I feel like if you’re applying yourself in studio, WORKING IN STUDIO/SHOPS, and being proactive about your work, then there is plenty to learn in the ID Department. And whatever anyone tells you, the facilities are incredible. It’s a very independent place – the faculty won’t hold your hand, just merely function as “Creative Directors”, guiding you on your own course. Where that independent atmosphere starts to fade is after hours in studio, when you have a wealth of knowledge in the peers around you, including the seniors who you’ll be interacting with more this coming year.

It’s similar to their independent philosophy on a materials library – they don’t provide one so that you can learn how to source them yourself. Same goes for the laptop program – rather than create more computer labs on campus, the technology cost is placed on your lap (gah)…they sort of push the responsibility onto the student. The result after 3 years? A lot of resourceful, independent, and creative thinkers, who wish they could draw better.

Maybe look into a spring semester exchange as Yo suggests.

My advice? Stay on top of your shit, and spend as much time in studio as you can – what your one faculty member fails to provide, your many peers will compensate for.

man thanks juice and grimble, i really mad at myself NOW for being so selfish.

I feel the original poster though… do you pay $100g’s to push yourself? A good creative director wouldn’t just call you out, he would mentor you and get you ready to take the next step, not take your money and throw you in the deep end after 4 years with no swim lessons…

I’m love hate on the place. It worked for me… for a lot of other it didn’t though… the funny thing is I was the class reject because I wanted to learn to draw and design mass produced objects. A lot of the people that struggle seem to be the department favorites… at least it was like that 10 years ago, a lot can change…

I feel the original poster though… do you pay $100g’s to push yourself? A good creative director wouldn’t just call you out, he would mentor you and get you ready to take the next step, not take your money and throw you in the deep end after 4 years with no swim lessons…

I’m love hate on the place. It worked for me… for a lot of other it didn’t though… the funny thing is I was the class reject because I wanted to learn to draw and design mass produced objects. A lot of the people that struggle seem to be the department favorites… at least it was like that 10 years ago, a lot can change…


RISD just isn’t a “do this and it will get you there” kind of place. As an earlier poster pointed out, it is much more of a “thinking” place. If learning to be innovative and to think outside of the box can be taught at all, RISD is where you’ll learn it.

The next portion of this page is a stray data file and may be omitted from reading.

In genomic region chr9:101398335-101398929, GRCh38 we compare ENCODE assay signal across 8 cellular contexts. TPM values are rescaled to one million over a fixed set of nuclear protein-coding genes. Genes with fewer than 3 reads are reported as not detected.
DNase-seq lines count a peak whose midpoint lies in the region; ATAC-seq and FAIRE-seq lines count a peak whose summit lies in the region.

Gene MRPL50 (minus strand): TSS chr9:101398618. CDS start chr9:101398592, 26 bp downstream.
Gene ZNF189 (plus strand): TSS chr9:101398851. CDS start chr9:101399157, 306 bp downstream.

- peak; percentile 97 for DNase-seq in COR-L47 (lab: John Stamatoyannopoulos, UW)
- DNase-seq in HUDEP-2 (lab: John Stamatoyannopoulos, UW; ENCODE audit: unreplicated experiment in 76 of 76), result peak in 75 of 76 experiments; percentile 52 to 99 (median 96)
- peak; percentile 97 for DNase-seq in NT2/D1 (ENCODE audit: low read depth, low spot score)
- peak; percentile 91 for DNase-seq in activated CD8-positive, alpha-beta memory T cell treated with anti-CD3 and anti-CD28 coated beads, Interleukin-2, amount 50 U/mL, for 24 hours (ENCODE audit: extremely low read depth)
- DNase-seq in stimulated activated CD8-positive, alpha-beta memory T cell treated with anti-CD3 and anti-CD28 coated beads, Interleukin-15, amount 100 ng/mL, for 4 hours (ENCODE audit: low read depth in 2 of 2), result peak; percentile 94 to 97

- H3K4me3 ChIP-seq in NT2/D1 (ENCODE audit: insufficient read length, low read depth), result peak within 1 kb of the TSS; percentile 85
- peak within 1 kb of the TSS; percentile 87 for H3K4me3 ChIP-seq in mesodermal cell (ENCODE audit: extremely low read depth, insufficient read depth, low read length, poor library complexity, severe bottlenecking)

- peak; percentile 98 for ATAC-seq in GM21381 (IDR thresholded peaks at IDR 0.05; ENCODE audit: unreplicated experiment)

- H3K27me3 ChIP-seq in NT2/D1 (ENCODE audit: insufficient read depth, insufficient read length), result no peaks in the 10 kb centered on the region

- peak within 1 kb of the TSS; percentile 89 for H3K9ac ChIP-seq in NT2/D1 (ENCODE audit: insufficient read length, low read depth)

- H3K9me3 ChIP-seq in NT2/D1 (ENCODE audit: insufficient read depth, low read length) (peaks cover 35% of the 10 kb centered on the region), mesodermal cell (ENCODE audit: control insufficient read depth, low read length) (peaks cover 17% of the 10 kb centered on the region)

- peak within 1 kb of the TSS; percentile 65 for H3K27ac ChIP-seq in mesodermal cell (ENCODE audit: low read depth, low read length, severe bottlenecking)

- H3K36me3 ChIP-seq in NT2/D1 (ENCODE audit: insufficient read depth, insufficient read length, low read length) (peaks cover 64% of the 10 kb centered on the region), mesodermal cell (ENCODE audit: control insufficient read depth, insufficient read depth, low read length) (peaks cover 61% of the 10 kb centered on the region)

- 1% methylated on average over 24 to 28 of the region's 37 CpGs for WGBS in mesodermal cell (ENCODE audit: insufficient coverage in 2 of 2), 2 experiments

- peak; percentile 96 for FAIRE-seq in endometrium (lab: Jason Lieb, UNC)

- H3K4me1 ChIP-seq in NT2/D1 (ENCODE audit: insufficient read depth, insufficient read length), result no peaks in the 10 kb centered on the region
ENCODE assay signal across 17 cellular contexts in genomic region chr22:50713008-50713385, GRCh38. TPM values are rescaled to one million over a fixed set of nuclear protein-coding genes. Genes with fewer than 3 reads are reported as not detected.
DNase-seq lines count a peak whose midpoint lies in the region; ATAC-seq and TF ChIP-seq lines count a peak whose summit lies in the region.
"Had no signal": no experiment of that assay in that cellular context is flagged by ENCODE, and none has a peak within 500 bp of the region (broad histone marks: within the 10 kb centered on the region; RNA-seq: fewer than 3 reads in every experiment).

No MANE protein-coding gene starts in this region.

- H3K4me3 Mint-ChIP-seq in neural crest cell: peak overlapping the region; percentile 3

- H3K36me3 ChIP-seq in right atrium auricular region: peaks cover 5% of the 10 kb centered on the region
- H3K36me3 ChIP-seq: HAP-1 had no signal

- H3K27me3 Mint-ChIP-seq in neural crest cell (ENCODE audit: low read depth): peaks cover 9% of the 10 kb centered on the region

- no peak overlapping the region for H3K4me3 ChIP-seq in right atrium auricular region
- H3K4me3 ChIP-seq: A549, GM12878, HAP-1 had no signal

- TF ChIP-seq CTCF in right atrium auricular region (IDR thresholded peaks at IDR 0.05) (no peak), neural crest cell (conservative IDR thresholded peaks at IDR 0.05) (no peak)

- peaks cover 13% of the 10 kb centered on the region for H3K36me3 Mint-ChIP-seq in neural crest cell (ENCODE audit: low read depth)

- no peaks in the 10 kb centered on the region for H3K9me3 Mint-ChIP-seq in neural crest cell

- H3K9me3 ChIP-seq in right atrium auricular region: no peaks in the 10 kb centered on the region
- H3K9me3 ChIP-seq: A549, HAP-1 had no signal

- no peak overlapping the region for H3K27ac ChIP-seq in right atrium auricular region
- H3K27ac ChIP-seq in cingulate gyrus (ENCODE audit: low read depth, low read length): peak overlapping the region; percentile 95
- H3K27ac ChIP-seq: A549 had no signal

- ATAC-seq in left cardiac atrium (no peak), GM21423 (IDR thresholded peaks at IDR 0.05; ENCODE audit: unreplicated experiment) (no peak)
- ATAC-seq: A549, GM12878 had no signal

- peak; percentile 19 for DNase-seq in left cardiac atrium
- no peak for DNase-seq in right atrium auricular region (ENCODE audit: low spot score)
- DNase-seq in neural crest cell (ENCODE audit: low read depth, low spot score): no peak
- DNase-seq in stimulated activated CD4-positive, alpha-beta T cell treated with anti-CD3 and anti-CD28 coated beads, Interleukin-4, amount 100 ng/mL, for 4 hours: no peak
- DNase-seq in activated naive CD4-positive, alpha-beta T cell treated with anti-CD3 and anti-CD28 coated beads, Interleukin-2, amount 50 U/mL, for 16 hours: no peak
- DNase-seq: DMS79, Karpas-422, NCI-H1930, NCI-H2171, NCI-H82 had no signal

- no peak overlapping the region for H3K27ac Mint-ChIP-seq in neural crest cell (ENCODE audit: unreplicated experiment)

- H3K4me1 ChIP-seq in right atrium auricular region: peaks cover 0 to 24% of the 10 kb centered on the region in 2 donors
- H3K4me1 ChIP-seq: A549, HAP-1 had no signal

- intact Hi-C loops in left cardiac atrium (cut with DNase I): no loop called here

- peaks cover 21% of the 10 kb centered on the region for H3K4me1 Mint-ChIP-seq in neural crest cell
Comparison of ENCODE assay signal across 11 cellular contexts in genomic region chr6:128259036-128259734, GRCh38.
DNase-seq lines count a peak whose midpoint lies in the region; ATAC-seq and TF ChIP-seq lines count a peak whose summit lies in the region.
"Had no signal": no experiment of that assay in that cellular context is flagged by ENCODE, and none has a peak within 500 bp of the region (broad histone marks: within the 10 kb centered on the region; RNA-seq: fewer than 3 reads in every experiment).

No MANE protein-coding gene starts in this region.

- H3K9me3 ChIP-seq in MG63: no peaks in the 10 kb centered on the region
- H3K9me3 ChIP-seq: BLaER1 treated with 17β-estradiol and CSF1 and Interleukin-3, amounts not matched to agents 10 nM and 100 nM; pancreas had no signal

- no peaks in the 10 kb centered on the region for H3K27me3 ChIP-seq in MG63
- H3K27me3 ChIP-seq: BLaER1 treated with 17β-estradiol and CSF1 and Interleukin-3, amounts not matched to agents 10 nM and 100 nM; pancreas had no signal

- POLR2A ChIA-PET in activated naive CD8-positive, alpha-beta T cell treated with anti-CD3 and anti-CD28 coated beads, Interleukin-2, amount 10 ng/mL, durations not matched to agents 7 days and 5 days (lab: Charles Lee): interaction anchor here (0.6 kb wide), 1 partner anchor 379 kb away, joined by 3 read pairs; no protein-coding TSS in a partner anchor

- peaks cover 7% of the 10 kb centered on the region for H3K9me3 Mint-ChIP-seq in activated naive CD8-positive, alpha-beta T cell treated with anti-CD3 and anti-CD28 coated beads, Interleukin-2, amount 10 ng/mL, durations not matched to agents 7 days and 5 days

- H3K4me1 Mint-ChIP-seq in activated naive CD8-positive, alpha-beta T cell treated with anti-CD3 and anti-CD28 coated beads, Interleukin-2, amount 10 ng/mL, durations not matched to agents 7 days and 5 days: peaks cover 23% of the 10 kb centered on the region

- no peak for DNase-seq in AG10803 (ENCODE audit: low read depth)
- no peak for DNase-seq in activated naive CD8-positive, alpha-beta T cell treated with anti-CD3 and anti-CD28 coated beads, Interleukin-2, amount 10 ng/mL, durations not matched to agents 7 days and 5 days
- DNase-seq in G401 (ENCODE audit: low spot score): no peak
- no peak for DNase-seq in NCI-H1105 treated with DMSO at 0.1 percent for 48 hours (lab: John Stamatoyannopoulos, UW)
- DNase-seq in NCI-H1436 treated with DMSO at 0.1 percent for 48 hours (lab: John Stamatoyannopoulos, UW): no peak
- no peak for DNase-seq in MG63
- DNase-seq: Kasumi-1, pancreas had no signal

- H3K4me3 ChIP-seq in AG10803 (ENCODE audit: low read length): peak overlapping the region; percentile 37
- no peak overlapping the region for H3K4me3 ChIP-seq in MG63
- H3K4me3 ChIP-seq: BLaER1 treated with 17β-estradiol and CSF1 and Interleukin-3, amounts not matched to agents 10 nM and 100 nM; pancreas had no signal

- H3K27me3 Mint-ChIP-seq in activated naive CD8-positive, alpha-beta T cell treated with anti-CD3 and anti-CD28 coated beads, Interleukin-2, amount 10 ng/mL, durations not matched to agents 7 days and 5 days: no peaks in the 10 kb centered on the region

There are numerous specific things I could gripe about from my time in the ID dept, a lack of mentoring being one of them (and this was years ago), but in a general sense I think the education is top notch. I can honestly say that years later I am still reflecting upon and learning from my experience there.

My advice is similar to the other posters, which is to push yourself as hard as you can and to make the most out of the unbelievable resources that the school has to offer. Be positive, be open, take risks. Good luck!

I agree with Yo on the fact that if you spend 120K you should get more than creative guidance. And the notion that the faculty is hands off on purpose is kind of ridiculous.

Most of the faculty (at least when i was there a couple years ago) has never produced a design that could be bought anywhere. The adjunct system served as a kind of welfare for mediocre designers e.g. 2 MID grads with zero product design experience ended up teaching the senior studio.

The fact that the grads end up in so many different fields partly belies the student interest, but mostly reflects the fact that most are unemployable due to the lack of formal skills.

The facilities are great, if you want to learn how to be a machinist or woodworker they are great. Want to do SLA/clamshell work? not so much.

The main problem is that the faculty is just stuck designing 25 years ago, hasn’t kept up with the industry, and doesn’t care about offering a premium service. Which is fine if it was a RI state. Would you be happy spending 120K for a car and getting a used Civic?

Well put Joe.

I’m actually heading back for the first time in a few years for the Alumni weekend. I should be around campus on the 7th and was thinking of popping into the studio to see whats up, see student work, and see what’s changed… you think there will be stuff around?

Agreed. This was my biggest complaint while there.